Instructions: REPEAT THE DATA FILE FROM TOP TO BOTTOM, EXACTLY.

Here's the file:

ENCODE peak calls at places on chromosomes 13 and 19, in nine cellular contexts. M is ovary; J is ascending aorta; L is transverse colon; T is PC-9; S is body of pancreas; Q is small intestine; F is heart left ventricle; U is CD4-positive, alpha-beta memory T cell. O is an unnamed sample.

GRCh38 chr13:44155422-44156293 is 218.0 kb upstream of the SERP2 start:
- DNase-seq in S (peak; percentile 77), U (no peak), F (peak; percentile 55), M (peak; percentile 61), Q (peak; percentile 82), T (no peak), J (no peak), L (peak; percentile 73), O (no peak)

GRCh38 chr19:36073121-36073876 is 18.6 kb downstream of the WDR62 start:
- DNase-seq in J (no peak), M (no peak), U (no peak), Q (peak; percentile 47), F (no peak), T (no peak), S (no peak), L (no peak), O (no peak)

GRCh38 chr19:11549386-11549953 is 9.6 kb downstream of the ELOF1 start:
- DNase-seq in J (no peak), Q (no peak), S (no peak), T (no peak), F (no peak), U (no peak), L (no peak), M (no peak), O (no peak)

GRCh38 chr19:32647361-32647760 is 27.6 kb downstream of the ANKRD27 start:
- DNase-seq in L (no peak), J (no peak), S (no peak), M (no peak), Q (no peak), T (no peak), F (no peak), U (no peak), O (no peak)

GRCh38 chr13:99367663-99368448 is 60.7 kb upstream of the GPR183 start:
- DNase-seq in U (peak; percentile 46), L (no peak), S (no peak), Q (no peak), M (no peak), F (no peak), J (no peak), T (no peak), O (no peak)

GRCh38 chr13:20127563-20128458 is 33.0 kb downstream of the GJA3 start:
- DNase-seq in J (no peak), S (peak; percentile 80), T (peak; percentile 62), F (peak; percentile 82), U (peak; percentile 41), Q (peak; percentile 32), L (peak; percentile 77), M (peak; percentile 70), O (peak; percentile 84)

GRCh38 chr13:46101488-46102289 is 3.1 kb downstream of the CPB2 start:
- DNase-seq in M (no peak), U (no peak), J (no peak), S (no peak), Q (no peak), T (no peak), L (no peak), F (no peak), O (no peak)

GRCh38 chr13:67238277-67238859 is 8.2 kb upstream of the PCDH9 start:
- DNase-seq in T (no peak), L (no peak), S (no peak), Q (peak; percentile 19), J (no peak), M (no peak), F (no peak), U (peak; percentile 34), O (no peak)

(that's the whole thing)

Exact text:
ENCODE peak calls at places on chromosomes 13 and 19, in nine cellular contexts. M is ovary; J is ascending aorta; L is transverse colon; T is PC-9; S is body of pancreas; Q is small intestine; F is heart left ventricle; U is CD4-positive, alpha-beta memory T cell. O is an unnamed sample.

GRCh38 chr13:44155422-44156293 is 218.0 kb upstream of the SERP2 start:
- DNase-seq in S (peak; percentile 77), U (no peak), F (peak; percentile 55), M (peak; percentile 61), Q (peak; percentile 82), T (no peak), J (no peak), L (peak; percentile 73), O (no peak)

GRCh38 chr19:36073121-36073876 is 18.6 kb downstream of the WDR62 start:
- DNase-seq in J (no peak), M (no peak), U (no peak), Q (peak; percentile 47), F (no peak), T (no peak), S (no peak), L (no peak), O (no peak)

GRCh38 chr19:11549386-11549953 is 9.6 kb downstream of the ELOF1 start:
- DNase-seq in J (no peak), Q (no peak), S (no peak), T (no peak), F (no peak), U (no peak), L (no peak), M (no peak), O (no peak)

GRCh38 chr19:32647361-32647760 is 27.6 kb downstream of the ANKRD27 start:
- DNase-seq in L (no peak), J (no peak), S (no peak), M (no peak), Q (no peak), T (no peak), F (no peak), U (no peak), O (no peak)

GRCh38 chr13:99367663-99368448 is 60.7 kb upstream of the GPR183 start:
- DNase-seq in U (peak; percentile 46), L (no peak), S (no peak), Q (no peak), M (no peak), F (no peak), J (no peak), T (no peak), O (no peak)

GRCh38 chr13:20127563-20128458 is 33.0 kb downstream of the GJA3 start:
- DNase-seq in J (no peak), S (peak; percentile 80), T (peak; percentile 62), F (peak; percentile 82), U (peak; percentile 41), Q (peak; percentile 32), L (peak; percentile 77), M (peak; percentile 70), O (peak; percentile 84)

GRCh38 chr13:46101488-46102289 is 3.1 kb downstream of the CPB2 start:
- DNase-seq in M (no peak), U (no peak), J (no peak), S (no peak), Q (no peak), T (no peak), L (no peak), F (no peak), O (no peak)

GRCh38 chr13:67238277-67238859 is 8.2 kb upstream of the PCDH9 start:
- DNase-seq in T (no peak), L (no peak), S (no peak), Q (peak; percentile 19), J (no peak), M (no peak), F (no peak), U (peak; percentile 34), O (no peak)